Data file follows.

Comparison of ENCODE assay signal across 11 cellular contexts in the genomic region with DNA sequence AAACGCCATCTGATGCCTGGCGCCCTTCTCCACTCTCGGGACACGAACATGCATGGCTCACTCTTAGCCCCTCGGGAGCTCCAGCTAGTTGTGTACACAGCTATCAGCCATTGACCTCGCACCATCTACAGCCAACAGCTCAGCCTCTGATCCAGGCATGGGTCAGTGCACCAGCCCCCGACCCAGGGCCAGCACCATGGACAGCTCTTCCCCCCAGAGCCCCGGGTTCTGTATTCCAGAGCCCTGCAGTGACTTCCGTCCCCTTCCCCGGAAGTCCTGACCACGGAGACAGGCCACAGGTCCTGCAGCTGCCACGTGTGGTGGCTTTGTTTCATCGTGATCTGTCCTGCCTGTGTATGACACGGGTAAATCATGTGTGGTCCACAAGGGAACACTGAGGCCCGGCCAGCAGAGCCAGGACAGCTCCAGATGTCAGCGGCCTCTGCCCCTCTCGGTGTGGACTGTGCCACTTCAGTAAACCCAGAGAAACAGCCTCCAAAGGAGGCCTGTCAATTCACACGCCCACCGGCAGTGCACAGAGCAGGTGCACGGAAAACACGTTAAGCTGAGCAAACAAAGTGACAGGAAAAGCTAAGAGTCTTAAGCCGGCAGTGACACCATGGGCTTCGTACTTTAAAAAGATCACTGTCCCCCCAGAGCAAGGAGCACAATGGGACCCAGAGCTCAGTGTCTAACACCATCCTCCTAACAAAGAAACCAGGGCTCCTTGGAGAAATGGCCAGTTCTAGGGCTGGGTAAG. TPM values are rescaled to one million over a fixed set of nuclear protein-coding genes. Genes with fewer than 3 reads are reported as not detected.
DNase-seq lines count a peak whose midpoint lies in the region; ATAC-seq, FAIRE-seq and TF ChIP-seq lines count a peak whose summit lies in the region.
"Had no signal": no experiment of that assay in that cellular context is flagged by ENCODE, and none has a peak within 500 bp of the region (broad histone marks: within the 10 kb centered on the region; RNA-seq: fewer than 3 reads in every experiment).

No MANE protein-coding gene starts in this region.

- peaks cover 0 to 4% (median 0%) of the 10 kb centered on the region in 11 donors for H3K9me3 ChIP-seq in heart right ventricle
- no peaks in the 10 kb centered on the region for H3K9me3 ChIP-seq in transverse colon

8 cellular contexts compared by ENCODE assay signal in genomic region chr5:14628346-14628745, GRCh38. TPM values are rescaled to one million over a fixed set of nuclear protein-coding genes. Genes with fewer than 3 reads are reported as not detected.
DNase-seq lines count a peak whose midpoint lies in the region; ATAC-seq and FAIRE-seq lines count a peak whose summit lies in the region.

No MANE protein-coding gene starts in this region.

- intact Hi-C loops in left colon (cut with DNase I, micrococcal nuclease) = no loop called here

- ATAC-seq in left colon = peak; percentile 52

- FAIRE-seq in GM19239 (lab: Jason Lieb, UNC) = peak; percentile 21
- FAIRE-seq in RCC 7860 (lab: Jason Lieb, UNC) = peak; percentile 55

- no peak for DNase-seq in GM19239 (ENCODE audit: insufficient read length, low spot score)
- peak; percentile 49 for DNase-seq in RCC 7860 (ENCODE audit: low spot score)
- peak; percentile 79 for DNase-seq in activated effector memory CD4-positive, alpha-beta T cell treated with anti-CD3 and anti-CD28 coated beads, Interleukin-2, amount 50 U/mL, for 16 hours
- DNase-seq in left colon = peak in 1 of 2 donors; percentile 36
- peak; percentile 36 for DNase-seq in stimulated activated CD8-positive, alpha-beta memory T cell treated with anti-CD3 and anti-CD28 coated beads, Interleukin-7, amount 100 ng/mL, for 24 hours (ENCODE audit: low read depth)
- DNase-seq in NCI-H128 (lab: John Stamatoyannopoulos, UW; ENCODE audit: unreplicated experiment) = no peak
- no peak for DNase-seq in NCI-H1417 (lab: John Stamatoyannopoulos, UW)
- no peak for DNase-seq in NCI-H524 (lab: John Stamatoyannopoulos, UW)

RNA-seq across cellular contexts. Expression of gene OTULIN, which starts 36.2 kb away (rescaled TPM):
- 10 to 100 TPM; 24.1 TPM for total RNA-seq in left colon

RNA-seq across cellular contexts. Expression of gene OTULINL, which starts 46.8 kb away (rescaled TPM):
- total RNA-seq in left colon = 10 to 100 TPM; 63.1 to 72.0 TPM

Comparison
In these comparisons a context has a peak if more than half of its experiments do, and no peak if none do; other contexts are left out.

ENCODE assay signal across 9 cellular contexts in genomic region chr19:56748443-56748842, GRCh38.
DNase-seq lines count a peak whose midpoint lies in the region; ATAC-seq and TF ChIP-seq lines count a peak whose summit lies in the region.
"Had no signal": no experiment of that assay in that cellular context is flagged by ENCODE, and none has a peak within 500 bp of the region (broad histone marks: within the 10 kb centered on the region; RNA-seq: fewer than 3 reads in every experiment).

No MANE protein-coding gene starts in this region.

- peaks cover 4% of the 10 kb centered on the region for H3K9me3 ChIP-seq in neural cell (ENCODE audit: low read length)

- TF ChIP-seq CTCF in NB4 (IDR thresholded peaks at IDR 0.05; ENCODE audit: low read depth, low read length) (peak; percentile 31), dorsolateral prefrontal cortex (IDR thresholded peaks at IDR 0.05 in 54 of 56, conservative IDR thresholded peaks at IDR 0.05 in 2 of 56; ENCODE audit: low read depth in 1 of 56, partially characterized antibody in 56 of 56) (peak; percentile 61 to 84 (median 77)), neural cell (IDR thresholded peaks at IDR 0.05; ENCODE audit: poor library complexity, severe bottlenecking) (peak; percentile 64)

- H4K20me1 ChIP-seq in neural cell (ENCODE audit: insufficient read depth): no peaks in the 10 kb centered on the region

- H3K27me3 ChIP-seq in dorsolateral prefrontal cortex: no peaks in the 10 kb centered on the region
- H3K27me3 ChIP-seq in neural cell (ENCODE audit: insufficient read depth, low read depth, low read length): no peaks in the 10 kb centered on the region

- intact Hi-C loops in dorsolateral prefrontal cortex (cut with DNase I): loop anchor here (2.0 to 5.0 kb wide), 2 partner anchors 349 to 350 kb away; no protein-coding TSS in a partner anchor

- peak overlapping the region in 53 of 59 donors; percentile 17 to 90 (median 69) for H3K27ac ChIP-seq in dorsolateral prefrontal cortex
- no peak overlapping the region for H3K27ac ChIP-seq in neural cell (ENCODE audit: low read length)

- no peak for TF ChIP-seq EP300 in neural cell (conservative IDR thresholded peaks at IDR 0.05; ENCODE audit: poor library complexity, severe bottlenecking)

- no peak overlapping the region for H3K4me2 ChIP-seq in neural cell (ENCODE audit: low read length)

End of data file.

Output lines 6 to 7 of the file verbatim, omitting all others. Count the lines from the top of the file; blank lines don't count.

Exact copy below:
- no peaks in the 10 kb centered on the region for H3K9me3 ChIP-seq in transverse colon

8 cellular contexts compared by ENCODE assay signal in genomic region chr5:14628346-14628745, GRCh38. TPM values are rescaled to one million over a fixed set of nuclear protein-coding genes. Genes with fewer than 3 reads are reported as not detected.